Author(s): Sinclair D, Adams CE
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Abstract BACKGROUND: Schizophrenia is a common serious mental health condition which has significant morbidity and financial consequences. The mainstay of treatment has been antipsychotic medication but one third of people will have a 'treatment resistant' and most disabling and costly illness. The aim of this survey was to produce a broad overview of available randomised evidence for interventions for people whose schizophrenic illness has been designated 'treatment resistant'. METHOD: We searched the Cochrane Schizophrenia Group's comprehensive Trials Register, selected all relevant randomised trials and, taking care not to double count, extracted the number of people randomised within each study. Finally we sought relevant reviews on the Cochrane Library and investigated how data on this subgroup of people had been presented. RESULTS: We identified 542 relevant papers based on 268 trials (Average size 64.8 SD 61.6, range 7-526, median 56 IQR 47.3, mode 60). The most studied intervention is clozapine with 82 studies (total n = 6299) comparing it against other anti-psychotic medications. Cognitive behavioural therapy (CBT), electroconvulsive therapy (ECT), or transcranial magnetic stimulation (TMS) supplementing a standard care and risperidone supplementation of clozapine has also been extensively evaluated within trials. Many approaches, however, were clearly under researched. There were only four studies investigating combinations of non-clozapine antipsychotics. Only two psychological approaches (CBT and Family Rehabilitation Training) had more than two studies. Cochrane reviews rarely presented data specific to this important clinical sub-group. CONCLUSIONS: This survey provides a broad taxonomy of how much evaluative research has been carried out investigating interventions for people with treatment resistant schizophrenia. Over 280 trials have been undertaken but, with a few exceptions, most treatment approaches--and some in common use--have only one or two relevant but small trials. Too infrequently the leading reviews fail to highlight the paucity of evidence in this area--as these reviews are maintained this shortcoming should be addressed.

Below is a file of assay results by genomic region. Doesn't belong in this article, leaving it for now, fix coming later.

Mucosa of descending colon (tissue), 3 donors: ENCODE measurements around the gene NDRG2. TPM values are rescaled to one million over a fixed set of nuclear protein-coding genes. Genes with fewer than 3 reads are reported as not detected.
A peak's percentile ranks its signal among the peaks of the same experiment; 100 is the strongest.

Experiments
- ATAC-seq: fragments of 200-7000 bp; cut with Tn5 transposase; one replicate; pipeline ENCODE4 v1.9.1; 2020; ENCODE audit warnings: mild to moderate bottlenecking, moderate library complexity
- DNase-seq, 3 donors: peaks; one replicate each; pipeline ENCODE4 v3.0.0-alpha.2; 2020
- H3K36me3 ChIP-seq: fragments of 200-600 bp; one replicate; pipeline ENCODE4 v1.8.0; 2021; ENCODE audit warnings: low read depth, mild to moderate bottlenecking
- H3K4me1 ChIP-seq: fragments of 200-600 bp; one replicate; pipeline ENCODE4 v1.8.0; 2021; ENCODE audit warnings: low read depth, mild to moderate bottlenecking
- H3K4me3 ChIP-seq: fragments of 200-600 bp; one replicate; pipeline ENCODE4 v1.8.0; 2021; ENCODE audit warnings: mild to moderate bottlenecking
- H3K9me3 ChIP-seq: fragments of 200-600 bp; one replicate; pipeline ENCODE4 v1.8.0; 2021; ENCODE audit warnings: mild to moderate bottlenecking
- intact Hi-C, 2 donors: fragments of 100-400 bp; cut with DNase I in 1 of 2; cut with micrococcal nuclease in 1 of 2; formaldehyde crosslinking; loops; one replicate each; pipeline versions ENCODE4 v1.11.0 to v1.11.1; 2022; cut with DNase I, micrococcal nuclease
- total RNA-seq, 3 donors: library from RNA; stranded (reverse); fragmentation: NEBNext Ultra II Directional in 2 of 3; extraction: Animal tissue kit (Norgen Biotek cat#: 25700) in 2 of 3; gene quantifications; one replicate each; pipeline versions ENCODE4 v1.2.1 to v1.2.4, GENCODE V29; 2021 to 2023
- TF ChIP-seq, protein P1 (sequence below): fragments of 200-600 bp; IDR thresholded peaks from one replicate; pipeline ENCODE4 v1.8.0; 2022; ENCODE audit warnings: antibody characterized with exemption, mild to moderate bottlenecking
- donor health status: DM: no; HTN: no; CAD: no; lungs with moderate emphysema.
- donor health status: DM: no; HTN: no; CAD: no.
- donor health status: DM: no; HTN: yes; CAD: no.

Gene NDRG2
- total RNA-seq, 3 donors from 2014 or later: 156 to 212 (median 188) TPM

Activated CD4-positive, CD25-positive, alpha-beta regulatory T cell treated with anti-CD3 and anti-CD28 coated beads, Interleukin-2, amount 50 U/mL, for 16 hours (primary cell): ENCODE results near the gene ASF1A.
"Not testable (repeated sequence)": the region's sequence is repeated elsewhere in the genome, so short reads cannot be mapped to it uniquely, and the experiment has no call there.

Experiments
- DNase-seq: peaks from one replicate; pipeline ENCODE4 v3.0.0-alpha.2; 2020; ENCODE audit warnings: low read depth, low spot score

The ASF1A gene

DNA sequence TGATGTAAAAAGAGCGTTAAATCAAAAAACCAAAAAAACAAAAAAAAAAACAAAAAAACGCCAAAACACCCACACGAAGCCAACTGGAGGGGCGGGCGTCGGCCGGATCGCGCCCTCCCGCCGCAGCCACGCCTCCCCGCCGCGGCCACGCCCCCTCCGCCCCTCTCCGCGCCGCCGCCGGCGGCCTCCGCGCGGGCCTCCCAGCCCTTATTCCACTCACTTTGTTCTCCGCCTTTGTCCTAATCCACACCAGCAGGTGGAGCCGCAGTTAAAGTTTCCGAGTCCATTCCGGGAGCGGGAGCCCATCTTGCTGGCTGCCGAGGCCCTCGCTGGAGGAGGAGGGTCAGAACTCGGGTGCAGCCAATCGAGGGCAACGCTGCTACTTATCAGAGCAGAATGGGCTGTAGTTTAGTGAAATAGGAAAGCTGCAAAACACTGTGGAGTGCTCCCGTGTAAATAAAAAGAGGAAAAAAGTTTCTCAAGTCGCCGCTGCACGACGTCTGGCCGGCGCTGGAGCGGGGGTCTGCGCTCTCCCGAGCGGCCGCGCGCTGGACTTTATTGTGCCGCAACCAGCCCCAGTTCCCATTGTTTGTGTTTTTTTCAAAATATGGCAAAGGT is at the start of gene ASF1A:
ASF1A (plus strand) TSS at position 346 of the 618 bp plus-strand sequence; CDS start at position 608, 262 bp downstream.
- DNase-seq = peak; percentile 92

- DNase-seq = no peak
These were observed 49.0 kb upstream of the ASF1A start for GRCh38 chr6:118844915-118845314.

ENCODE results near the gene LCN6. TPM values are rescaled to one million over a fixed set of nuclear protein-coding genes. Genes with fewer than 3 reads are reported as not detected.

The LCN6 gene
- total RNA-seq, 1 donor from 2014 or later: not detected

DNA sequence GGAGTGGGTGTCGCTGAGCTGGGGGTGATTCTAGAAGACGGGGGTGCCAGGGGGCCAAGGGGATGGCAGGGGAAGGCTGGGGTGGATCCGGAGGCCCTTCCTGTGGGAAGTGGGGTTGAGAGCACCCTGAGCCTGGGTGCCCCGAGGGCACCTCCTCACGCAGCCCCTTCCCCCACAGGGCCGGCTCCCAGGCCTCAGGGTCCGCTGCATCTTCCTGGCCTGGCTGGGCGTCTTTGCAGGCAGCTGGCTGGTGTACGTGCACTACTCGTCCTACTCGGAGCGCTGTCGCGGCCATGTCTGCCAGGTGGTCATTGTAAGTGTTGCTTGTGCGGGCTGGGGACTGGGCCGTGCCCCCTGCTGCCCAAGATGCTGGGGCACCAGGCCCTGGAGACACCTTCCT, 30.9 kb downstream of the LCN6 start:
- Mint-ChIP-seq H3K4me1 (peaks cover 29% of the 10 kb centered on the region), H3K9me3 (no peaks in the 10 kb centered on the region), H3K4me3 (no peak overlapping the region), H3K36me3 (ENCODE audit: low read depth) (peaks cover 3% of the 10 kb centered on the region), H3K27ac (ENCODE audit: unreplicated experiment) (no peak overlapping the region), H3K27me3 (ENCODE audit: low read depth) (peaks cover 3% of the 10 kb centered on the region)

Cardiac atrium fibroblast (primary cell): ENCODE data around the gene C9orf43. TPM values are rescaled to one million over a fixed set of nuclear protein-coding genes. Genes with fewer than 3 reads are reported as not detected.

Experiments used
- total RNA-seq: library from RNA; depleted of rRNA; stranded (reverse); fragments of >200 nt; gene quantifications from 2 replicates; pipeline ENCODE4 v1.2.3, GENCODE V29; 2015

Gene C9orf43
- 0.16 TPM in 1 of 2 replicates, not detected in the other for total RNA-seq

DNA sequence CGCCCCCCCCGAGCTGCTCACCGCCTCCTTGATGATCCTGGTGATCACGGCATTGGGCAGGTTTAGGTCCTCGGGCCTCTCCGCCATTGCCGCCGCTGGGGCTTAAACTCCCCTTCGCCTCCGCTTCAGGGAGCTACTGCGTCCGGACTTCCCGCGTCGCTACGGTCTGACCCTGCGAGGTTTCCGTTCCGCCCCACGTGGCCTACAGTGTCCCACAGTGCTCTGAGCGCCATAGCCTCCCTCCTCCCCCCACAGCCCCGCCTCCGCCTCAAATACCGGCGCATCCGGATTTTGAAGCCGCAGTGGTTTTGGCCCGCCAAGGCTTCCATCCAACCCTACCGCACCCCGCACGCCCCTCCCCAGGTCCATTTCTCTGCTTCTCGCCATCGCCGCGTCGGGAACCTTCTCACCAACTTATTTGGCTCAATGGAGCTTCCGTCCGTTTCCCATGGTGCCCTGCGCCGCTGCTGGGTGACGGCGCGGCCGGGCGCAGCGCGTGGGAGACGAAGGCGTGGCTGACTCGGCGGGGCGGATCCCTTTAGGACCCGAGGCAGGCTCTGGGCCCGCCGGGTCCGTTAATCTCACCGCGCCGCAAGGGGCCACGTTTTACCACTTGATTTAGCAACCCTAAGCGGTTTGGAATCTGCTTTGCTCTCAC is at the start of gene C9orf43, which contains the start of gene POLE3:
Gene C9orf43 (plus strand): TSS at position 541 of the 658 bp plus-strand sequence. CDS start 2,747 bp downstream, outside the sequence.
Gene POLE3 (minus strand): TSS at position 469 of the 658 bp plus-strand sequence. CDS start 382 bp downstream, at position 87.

This article was published in BMC Psychiatry
and referenced in Journal of Psychiatry